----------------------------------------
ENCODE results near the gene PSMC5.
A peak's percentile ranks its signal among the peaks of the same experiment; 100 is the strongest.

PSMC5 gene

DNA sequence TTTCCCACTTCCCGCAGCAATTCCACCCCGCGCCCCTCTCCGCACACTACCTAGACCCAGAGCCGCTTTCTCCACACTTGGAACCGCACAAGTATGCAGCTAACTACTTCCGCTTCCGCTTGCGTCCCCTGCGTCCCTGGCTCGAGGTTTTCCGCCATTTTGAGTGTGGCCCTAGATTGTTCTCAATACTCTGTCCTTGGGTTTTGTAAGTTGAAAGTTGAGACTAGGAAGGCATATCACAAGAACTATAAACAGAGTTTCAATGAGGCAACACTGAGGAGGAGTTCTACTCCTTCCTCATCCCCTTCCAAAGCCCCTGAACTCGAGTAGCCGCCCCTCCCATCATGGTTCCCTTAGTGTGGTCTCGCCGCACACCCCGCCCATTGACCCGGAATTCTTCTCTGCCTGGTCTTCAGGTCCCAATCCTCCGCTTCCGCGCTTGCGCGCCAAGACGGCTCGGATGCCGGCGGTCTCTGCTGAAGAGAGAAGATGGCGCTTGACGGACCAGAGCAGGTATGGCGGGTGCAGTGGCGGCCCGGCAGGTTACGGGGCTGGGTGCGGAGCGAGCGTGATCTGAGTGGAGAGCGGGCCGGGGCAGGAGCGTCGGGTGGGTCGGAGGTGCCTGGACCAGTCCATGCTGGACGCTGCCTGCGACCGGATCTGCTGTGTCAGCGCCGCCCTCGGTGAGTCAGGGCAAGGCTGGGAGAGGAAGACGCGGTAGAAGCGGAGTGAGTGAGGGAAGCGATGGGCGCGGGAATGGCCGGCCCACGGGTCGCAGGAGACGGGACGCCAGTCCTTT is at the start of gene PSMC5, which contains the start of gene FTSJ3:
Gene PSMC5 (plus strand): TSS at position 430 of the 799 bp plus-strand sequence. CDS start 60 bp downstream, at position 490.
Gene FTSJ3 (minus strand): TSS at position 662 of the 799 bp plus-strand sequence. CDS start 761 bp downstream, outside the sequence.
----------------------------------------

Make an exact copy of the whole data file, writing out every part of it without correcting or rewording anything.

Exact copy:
ENCODE results near the gene PSMC5.
A peak's percentile ranks its signal among the peaks of the same experiment; 100 is the strongest.

PSMC5 gene

DNA sequence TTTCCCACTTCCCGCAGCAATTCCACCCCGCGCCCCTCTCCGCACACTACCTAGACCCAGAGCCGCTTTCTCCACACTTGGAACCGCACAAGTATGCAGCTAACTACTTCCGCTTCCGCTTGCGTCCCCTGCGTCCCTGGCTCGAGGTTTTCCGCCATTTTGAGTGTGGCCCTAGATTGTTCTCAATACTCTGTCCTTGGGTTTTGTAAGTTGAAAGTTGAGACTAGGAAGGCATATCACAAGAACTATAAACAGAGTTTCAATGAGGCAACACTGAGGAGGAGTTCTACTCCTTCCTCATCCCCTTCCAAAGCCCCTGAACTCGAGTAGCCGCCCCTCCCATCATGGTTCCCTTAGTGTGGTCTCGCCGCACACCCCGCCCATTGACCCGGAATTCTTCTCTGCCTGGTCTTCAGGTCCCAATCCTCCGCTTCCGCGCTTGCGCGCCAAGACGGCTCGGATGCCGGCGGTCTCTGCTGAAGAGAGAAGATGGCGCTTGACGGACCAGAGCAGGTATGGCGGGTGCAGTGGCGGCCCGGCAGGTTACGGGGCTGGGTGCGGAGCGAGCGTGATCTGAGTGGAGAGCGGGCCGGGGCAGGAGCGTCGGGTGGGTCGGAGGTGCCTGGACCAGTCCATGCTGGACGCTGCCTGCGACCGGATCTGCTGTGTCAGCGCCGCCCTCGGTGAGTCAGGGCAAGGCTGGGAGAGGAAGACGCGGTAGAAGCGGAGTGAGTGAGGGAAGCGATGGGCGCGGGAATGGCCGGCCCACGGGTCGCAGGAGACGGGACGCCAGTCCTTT is at the start of gene PSMC5, which contains the start of gene FTSJ3:
Gene PSMC5 (plus strand): TSS at position 430 of the 799 bp plus-strand sequence. CDS start 60 bp downstream, at position 490.
Gene FTSJ3 (minus strand): TSS at position 662 of the 799 bp plus-strand sequence. CDS start 761 bp downstream, outside the sequence.